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Parish Church

St MIchael's Church, Heckfield St MIchael's Church, Heckfield

St Michael’s Church

St Michael's is part of The Whitewater Benefice which includes the churches of Heckfield, Hook, Mattingley and Rotherwick.

The Priest in Charge:
    Rev'd Dr Marion de Quidt   (01256 763211)

A Brief History

For a small village, Heckfield has a very large church which shows that Heckfield was formerly a place of much greater size and importance.  In fact, a 16th century memorial in the church to John Cresswell refers to him as "Lord of the towne".

It is known that there has been a church on the present site since the 12th century and it is probable that a Saxon church stood here at an earlier date.  There have been two major restorations, both practically resulting rebuilding of the church.  The first of these was in the 14th century and the second during 1876 and 1877.

The church is approached through the churchyard, which was closed for burials in 1885: a modern addition if the Garden of Remembrance, which, lies to the right of the path.

The church is entered by the main North Door, close to the Tower, which apart from renovation in 1935, has stood as it is today since 1500.  The view from the top is magnificent and like other church towers, it has been a lookout post in times of danger from the days of the Armada to the days of Hitler - please note that the upper steps leading to the roof are very worn and any visitors should take the greatest care.  Five bells hang in the Tower - the earliest dated 1396 and the latest 1641 which, of course, indicates that there must have been some sort of belfry or tower before the existing one.

Immediately inside the church is the Font, which is dated 1350 and is made of Purbeck marble.  To the right is the west window, the stained glass centre of which is predominately of red and white roses, the emblems of the Houses of Lancaster and York.  This window was put up to mark the marriage of King Henry VII to Elizabeth of York in 1486.

On either side are several memorials.  On the left is one to Lieut-General the Hon. Sir Galbraith Lowry Cole, who was one of the Duke of Wellington's generals in the Peninsular War: He lived and died in Highfield Park, only a few miles from his old chief at Stratfield Saye. On the right is a memorial to William Milton, Vicar of the Parish for 51 years.  He was quite a handyman, designing a safety device to prevent the wheels of stage coaches falling off and he also had a hand in the planning of Bristol Docks.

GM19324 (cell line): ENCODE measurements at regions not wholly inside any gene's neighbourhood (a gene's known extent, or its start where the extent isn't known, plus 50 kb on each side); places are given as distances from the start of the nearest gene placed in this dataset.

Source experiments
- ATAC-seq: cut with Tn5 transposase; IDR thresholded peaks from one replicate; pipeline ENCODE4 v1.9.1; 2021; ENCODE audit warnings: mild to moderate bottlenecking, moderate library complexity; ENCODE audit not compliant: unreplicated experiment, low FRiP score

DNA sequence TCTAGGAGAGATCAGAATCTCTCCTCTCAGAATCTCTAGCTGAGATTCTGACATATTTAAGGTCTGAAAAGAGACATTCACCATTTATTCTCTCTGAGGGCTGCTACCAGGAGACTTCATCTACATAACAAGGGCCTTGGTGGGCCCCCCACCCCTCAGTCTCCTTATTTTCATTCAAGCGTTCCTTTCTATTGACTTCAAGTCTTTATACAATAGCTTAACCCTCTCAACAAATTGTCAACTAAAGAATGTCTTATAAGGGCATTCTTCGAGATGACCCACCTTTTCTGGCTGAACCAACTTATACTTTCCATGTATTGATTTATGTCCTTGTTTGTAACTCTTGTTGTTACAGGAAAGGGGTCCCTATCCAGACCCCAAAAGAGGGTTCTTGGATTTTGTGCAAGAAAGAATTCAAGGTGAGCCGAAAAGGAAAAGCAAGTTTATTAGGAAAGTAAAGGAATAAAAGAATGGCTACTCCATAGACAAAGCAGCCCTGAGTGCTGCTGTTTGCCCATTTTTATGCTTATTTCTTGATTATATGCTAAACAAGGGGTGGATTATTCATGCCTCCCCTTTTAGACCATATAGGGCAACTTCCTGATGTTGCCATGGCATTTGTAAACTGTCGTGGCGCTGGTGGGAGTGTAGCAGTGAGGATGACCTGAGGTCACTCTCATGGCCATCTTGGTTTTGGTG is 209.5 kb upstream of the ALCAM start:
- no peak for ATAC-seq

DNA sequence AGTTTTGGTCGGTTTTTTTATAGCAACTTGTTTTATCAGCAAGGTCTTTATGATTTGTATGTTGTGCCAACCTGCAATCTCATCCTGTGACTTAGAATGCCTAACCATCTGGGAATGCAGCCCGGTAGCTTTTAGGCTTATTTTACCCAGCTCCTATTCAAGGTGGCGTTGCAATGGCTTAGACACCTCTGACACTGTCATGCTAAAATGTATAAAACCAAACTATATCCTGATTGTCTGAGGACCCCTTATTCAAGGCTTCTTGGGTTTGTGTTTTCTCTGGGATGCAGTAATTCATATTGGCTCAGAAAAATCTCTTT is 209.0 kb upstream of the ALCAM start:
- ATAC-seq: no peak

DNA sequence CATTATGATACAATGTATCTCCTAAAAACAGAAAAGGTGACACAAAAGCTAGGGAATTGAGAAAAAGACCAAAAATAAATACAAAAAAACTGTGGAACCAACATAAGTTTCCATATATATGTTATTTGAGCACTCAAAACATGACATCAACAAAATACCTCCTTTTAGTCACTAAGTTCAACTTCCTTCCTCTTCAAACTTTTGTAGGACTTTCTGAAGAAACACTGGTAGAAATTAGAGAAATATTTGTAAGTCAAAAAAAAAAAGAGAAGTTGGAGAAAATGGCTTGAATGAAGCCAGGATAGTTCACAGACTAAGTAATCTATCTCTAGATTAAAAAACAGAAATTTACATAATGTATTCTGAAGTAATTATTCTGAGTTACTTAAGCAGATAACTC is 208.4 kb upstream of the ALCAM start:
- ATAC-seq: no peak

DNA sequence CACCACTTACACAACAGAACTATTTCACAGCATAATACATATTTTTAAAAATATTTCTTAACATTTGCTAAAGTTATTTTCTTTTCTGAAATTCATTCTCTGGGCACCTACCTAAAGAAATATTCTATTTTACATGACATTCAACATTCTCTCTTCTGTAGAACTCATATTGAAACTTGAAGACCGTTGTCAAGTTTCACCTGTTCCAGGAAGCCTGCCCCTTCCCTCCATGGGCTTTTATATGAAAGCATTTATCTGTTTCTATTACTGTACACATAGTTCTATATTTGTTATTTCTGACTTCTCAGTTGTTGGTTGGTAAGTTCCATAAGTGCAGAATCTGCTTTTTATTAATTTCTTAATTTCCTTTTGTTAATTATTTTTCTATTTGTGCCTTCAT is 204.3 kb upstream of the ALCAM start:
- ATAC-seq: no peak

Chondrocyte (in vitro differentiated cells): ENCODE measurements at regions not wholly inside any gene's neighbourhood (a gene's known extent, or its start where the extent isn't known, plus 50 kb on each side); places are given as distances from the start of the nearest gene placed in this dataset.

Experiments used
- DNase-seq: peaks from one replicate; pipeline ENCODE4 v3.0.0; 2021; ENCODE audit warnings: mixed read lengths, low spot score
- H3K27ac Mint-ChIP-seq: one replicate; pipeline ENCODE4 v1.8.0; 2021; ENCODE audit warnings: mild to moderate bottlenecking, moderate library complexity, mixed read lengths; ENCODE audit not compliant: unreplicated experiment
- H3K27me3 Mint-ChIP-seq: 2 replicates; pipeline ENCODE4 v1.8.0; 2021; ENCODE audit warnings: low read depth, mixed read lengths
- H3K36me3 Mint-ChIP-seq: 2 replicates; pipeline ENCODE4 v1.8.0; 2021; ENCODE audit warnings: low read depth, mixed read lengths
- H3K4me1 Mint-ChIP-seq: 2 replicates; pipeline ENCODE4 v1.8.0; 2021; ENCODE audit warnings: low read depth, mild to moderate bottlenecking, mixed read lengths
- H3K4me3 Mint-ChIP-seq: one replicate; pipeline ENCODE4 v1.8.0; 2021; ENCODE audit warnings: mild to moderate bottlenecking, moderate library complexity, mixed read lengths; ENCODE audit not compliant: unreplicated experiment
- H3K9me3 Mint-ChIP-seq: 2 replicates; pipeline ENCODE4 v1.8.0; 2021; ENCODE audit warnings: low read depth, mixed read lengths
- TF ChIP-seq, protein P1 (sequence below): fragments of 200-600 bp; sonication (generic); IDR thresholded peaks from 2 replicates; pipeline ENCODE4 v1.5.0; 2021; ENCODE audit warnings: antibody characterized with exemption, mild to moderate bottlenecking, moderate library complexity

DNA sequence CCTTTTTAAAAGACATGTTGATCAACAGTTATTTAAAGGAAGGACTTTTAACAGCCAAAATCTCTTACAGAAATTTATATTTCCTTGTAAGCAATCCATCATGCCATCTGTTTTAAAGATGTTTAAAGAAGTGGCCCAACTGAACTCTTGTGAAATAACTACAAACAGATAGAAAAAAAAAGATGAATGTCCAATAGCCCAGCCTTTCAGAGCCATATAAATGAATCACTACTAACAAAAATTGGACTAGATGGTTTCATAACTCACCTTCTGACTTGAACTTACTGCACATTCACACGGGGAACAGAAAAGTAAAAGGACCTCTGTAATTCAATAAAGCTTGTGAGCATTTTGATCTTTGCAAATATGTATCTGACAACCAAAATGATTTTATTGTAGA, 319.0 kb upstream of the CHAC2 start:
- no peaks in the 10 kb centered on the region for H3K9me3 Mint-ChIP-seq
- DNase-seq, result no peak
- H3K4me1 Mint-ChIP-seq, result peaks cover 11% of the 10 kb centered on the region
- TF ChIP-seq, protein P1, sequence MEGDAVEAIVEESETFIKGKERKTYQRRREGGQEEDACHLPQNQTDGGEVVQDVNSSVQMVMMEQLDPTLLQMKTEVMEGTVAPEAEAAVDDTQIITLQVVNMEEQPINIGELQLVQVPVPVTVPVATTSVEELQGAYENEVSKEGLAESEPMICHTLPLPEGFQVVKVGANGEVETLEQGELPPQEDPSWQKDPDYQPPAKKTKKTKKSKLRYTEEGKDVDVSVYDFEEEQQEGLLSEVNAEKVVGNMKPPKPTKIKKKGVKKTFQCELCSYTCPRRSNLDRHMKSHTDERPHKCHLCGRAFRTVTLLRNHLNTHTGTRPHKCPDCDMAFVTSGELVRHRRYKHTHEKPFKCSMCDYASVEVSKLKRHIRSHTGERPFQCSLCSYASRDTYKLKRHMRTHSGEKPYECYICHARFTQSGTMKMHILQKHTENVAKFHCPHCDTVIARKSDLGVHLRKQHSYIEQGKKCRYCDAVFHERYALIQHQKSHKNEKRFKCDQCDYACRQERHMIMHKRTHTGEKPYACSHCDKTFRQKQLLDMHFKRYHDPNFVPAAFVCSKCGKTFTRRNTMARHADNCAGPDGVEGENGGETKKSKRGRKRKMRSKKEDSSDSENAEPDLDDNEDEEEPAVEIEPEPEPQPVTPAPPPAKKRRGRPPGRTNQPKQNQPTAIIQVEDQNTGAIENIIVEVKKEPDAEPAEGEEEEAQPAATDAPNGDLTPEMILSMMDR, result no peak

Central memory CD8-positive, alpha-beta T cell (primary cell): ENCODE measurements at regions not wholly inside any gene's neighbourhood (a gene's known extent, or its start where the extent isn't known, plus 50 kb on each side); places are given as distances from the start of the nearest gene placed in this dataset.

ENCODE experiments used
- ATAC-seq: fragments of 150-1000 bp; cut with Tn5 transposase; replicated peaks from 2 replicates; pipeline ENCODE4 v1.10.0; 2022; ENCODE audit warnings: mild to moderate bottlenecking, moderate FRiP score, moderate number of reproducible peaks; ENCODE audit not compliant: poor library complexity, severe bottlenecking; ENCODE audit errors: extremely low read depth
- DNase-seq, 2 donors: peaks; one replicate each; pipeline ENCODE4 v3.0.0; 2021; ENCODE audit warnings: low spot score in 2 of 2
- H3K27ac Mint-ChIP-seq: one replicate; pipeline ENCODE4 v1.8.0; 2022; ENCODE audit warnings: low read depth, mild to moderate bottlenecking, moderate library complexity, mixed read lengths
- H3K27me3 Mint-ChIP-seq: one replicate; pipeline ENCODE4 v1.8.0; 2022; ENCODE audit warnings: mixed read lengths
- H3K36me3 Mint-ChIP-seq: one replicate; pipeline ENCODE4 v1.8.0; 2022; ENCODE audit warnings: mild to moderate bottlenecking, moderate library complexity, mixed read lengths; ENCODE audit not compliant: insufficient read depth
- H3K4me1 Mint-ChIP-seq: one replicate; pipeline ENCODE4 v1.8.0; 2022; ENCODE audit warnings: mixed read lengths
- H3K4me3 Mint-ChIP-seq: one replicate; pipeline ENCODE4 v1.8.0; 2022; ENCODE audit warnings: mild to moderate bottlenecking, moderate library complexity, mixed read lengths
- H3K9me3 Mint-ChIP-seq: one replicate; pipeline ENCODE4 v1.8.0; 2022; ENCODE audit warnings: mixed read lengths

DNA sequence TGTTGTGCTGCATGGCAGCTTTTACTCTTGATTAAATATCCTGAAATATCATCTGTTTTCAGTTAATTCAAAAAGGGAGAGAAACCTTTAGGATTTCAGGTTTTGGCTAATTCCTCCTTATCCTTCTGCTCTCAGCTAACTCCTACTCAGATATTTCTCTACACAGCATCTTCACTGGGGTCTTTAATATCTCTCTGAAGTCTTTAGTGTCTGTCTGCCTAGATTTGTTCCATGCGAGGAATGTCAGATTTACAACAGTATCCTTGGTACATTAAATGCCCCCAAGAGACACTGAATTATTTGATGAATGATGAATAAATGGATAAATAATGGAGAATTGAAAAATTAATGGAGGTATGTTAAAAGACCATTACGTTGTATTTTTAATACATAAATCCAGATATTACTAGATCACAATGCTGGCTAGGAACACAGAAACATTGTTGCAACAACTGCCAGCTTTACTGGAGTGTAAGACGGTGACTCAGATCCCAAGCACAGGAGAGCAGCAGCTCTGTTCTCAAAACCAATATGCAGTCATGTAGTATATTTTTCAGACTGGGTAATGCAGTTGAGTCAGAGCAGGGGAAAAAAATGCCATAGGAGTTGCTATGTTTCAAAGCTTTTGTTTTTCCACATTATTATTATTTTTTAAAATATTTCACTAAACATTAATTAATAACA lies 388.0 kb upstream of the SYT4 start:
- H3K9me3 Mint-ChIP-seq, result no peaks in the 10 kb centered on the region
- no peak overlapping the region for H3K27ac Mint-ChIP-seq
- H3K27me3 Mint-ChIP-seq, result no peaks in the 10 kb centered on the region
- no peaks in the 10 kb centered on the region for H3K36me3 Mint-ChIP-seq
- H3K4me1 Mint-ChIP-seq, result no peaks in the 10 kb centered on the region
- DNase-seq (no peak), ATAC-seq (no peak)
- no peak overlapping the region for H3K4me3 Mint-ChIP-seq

William Milton's youngest daughter, Frances, was born in 1779 and raised in Heckfield. She eventually married a barrister Thomas Anthony Trollope, before becoming a noted writer. She had seven children, but only her oldest and youngest sons survived her. The oldest, Thomas Adolphus Trollope, was a celebrated literary man and her youngest, Anthony Trollope, became one of the greatest Victorian novelists.  See Frances Trollope for more information.

Moving to the North Aisle the first thing that meets the eye is a stained glass window attributed lo Thomas Kent.  It is unusual in that the background is light in colour, whereas Kent usually used dark backgrounds.  Finally, close to the North Door is a memorial to Neville Chamberlain, Prime Minister of Britain from 1937 to 1940.  Chamberlain spent his last few months at Highfield Park and died there at the end of 1940.

This brief history is based on the researches of the late W. J. James


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